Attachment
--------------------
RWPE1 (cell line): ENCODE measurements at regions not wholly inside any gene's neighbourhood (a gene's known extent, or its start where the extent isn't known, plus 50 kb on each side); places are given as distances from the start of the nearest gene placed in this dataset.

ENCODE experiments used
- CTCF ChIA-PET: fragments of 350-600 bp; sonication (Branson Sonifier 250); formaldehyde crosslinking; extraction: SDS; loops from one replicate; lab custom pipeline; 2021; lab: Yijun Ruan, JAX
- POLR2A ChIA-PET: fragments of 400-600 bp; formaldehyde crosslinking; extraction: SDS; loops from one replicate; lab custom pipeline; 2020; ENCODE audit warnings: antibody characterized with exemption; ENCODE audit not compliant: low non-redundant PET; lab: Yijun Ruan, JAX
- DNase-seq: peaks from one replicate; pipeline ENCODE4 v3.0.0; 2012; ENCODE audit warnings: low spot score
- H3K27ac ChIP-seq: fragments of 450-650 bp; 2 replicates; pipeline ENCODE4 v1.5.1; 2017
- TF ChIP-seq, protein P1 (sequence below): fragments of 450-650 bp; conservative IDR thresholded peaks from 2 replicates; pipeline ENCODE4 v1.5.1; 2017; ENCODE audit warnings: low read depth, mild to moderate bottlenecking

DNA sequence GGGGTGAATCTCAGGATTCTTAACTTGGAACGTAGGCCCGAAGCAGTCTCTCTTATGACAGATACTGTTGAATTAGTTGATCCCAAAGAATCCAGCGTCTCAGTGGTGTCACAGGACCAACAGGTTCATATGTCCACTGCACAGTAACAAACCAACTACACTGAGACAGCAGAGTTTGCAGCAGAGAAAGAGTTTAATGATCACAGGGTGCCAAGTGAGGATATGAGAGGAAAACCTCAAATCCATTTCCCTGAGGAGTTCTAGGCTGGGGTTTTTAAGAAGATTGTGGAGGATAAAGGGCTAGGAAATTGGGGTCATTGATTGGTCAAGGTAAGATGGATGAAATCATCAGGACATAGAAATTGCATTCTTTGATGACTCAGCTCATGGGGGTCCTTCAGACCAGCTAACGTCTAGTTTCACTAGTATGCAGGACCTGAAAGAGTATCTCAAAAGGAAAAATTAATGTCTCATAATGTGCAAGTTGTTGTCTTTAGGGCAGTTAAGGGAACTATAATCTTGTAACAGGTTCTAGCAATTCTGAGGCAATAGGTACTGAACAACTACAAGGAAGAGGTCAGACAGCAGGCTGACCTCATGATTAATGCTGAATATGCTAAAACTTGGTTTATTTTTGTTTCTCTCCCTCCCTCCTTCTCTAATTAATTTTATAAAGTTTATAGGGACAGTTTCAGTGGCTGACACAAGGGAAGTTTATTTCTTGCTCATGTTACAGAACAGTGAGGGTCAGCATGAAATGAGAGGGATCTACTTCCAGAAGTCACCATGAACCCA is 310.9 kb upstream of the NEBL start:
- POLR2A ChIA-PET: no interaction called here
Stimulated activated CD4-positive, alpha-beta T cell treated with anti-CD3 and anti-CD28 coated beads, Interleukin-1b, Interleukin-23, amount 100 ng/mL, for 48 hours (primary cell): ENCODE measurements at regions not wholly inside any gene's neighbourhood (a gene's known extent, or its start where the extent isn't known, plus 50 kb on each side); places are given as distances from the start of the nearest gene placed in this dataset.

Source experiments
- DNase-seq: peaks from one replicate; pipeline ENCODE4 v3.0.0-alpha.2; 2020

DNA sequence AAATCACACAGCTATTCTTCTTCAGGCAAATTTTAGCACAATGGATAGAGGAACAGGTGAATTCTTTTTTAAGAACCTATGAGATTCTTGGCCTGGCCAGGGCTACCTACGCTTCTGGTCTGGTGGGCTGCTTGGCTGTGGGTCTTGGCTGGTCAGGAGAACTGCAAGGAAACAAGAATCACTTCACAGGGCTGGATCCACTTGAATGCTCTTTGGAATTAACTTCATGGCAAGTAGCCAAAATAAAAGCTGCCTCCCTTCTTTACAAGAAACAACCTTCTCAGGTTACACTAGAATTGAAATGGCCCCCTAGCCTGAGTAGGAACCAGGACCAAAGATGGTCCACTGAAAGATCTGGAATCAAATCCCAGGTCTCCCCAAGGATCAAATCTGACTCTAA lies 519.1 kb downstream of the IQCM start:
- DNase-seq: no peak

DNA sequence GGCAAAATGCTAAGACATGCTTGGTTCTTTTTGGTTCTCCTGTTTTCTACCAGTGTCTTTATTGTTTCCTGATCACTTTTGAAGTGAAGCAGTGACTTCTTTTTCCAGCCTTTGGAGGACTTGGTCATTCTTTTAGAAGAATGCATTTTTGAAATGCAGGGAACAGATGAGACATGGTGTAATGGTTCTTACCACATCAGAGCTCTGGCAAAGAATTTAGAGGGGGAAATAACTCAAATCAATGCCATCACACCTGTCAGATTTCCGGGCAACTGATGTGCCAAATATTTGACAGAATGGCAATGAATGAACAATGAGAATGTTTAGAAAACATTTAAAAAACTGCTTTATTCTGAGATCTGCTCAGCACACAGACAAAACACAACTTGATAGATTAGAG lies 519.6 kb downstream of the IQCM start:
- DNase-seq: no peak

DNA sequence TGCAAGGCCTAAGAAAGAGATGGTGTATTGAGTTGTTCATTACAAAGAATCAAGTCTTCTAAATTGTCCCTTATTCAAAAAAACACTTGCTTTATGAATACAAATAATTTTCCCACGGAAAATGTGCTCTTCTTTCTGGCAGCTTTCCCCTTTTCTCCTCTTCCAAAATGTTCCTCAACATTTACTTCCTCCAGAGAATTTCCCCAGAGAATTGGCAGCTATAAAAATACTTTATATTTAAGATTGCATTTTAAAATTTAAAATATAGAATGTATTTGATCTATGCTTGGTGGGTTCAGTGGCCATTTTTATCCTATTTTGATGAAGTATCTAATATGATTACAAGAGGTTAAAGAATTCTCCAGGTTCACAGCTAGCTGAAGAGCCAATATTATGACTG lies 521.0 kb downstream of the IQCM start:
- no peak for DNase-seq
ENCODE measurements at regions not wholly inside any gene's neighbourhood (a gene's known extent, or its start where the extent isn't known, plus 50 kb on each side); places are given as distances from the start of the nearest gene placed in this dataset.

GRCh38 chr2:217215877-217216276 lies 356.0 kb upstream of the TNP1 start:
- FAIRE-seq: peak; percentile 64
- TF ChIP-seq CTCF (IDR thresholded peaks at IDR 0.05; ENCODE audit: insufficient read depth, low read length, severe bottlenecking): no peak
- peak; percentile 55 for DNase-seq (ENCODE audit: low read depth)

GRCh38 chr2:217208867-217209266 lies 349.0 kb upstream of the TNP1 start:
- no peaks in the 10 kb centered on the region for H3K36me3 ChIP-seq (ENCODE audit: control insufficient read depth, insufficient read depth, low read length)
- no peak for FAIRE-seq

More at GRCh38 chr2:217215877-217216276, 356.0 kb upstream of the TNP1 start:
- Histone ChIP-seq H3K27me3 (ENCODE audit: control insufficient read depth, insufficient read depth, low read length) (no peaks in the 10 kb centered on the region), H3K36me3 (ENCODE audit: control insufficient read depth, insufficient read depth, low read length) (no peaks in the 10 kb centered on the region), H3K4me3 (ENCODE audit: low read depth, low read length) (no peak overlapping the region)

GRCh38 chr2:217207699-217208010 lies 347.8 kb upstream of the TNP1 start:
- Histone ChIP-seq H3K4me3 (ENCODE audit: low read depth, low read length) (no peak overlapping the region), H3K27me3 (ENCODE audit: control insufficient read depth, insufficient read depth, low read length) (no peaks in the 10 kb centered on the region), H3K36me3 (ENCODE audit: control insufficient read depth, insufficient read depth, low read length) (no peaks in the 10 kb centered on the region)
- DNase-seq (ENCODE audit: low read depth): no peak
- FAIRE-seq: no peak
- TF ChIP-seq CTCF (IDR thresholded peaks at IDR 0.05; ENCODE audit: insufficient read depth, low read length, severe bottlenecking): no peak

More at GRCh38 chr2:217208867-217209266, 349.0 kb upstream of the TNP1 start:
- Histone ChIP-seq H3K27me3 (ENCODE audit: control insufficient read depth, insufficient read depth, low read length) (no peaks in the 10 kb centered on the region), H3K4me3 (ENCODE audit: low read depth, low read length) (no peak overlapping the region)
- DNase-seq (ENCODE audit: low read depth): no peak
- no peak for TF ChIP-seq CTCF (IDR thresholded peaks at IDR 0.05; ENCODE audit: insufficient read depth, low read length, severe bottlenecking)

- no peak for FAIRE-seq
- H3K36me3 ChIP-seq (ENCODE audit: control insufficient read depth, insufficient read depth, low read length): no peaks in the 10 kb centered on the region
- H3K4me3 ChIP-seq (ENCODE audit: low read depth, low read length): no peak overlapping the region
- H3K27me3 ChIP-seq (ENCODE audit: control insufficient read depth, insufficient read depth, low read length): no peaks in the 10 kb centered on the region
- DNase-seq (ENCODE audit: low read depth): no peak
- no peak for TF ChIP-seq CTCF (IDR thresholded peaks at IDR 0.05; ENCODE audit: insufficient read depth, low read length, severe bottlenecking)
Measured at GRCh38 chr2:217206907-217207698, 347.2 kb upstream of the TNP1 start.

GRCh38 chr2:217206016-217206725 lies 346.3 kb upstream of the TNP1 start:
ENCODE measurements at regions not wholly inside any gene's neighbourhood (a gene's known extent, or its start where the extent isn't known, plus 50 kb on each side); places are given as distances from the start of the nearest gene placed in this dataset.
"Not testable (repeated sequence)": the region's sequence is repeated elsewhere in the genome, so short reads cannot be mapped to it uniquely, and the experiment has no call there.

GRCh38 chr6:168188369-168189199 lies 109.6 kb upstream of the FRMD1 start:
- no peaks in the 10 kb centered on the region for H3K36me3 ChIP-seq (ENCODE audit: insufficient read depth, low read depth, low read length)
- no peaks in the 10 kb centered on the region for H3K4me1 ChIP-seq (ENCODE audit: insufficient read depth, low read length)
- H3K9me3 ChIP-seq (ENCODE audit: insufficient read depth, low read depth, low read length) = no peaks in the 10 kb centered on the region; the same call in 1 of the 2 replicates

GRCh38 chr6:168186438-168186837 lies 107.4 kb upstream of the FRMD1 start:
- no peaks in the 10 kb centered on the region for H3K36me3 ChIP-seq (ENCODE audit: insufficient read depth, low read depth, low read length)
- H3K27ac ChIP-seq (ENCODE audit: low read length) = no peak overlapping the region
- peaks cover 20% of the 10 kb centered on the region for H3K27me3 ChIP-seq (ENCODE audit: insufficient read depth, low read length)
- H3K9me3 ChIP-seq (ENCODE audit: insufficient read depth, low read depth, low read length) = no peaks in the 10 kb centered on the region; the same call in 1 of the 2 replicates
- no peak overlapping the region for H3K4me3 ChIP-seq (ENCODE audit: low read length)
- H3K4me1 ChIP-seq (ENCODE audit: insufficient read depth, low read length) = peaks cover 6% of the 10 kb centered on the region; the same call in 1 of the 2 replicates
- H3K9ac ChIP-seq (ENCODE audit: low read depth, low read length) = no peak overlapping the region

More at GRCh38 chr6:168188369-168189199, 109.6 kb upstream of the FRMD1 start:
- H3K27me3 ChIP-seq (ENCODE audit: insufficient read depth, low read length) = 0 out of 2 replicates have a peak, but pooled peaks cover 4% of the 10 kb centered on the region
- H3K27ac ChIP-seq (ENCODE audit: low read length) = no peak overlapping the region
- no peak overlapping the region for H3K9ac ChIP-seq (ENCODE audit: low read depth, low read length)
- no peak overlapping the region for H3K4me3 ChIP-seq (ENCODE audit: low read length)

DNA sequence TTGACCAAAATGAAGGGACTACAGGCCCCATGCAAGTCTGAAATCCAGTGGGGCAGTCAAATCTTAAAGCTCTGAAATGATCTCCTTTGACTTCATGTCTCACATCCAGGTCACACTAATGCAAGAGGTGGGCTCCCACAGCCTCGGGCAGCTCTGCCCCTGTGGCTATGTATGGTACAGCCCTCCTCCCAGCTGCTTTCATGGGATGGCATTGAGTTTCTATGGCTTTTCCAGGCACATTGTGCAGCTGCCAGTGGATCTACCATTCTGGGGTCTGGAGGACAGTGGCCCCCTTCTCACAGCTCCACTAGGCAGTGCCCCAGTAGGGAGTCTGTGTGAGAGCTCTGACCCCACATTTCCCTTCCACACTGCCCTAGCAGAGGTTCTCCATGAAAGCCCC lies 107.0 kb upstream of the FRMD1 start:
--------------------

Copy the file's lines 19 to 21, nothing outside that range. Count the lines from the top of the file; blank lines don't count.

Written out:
ENCODE measurements at regions not wholly inside any gene's neighbourhood (a gene's known extent, or its start where the extent isn't known, plus 50 kb on each side); places are given as distances from the start of the nearest gene placed in this dataset.

GRCh38 chr2:217215877-217216276 lies 356.0 kb upstream of the TNP1 start:
- FAIRE-seq: peak; percentile 64